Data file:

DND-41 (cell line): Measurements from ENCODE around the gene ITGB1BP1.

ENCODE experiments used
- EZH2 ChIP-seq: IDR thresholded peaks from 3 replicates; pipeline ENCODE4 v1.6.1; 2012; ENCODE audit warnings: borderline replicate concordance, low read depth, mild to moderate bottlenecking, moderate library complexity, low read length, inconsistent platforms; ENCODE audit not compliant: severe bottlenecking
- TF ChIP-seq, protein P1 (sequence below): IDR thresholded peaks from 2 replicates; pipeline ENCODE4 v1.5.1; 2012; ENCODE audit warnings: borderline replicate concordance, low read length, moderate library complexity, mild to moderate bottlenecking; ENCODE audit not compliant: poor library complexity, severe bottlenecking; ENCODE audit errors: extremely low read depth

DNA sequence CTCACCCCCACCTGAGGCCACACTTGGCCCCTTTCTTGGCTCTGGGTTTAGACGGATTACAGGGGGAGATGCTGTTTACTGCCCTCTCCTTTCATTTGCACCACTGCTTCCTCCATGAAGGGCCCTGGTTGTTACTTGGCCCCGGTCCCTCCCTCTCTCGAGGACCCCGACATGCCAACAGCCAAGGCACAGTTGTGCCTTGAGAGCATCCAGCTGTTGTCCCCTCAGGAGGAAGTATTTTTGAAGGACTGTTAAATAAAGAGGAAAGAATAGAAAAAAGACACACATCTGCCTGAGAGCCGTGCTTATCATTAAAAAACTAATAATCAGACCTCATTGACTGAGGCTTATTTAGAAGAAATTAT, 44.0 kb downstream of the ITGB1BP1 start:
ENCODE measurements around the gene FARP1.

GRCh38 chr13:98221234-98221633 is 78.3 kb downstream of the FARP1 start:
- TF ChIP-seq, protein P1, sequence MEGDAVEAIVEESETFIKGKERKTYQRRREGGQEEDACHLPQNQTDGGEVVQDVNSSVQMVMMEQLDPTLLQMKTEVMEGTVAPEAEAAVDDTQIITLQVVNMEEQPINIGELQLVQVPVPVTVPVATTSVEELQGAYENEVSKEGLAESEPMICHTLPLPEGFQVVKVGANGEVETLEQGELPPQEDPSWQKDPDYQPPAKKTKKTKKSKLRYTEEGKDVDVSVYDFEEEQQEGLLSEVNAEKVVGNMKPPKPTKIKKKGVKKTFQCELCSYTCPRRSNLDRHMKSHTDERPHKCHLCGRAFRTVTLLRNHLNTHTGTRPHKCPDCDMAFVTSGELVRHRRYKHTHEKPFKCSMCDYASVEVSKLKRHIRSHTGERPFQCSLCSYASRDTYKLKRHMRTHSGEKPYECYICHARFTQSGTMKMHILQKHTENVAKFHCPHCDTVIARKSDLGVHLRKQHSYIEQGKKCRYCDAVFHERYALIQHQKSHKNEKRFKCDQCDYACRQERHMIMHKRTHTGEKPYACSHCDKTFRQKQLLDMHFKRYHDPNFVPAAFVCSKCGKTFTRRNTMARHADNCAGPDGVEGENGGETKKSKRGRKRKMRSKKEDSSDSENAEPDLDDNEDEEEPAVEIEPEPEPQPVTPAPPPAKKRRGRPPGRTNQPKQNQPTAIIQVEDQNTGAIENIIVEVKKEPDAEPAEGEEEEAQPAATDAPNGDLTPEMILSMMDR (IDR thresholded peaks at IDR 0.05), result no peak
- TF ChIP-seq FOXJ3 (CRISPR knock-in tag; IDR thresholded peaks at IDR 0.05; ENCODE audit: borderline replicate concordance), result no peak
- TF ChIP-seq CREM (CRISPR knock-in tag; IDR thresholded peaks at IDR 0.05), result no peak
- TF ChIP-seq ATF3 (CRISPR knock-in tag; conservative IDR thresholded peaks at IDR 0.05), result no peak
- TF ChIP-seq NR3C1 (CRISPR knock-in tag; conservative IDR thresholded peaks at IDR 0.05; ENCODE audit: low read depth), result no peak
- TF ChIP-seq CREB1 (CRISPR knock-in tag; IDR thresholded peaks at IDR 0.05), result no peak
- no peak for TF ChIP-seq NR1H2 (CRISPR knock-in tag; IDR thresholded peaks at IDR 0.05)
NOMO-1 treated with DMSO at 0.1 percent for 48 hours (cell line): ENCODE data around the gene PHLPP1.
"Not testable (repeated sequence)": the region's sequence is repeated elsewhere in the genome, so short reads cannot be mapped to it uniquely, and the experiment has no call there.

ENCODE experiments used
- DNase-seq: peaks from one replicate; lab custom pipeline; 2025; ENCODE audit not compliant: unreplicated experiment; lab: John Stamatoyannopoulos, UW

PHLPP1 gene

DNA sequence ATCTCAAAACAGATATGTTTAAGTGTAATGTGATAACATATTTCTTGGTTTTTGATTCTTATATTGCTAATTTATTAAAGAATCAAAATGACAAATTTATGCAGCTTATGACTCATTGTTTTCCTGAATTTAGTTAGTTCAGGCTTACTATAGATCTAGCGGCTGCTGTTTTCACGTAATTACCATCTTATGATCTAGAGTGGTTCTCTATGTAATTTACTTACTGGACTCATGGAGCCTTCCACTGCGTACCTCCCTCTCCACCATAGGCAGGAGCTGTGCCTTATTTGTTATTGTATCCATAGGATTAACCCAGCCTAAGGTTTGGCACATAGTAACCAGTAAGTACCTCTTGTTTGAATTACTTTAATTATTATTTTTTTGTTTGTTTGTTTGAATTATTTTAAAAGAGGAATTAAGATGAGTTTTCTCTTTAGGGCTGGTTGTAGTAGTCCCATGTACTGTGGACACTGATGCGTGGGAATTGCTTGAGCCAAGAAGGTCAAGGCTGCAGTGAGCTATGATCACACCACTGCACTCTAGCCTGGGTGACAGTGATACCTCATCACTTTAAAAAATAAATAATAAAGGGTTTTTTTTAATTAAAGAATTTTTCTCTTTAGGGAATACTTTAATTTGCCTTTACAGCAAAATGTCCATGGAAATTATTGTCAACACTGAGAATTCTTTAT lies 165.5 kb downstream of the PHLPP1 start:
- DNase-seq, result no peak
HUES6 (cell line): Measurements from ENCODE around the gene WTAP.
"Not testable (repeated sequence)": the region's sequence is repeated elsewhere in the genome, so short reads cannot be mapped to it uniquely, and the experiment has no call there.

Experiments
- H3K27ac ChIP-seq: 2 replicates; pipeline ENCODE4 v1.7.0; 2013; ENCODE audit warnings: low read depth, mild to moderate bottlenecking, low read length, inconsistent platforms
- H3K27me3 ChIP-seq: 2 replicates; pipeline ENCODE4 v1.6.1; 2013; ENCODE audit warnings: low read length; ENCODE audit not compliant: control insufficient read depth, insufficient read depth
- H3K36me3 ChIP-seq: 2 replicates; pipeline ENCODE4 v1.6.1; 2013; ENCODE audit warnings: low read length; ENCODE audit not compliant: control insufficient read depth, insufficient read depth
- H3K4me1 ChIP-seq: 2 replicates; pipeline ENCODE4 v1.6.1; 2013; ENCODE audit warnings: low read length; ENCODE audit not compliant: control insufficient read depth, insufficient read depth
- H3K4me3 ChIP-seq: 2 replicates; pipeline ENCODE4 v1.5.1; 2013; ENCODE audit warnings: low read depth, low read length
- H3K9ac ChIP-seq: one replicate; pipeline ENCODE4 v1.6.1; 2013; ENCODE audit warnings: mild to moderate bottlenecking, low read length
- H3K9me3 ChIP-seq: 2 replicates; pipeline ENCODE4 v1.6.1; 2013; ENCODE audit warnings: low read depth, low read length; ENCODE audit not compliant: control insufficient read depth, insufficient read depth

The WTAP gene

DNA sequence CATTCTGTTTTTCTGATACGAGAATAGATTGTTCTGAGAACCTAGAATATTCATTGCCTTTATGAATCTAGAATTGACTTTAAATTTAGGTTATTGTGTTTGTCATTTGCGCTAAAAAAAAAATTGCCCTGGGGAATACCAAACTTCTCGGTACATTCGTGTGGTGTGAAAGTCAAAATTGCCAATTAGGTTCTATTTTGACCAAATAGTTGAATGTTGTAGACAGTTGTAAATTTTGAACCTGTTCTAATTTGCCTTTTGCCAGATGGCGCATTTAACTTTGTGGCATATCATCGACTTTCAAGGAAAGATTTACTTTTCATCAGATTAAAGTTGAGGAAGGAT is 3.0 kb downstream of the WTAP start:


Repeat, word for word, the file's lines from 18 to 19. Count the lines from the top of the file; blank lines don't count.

- DNase-seq: peaks from one replicate; lab custom pipeline; 2025; ENCODE audit not compliant: unreplicated experiment; lab: John Stamatoyannopoulos, UW

PHLPP1 gene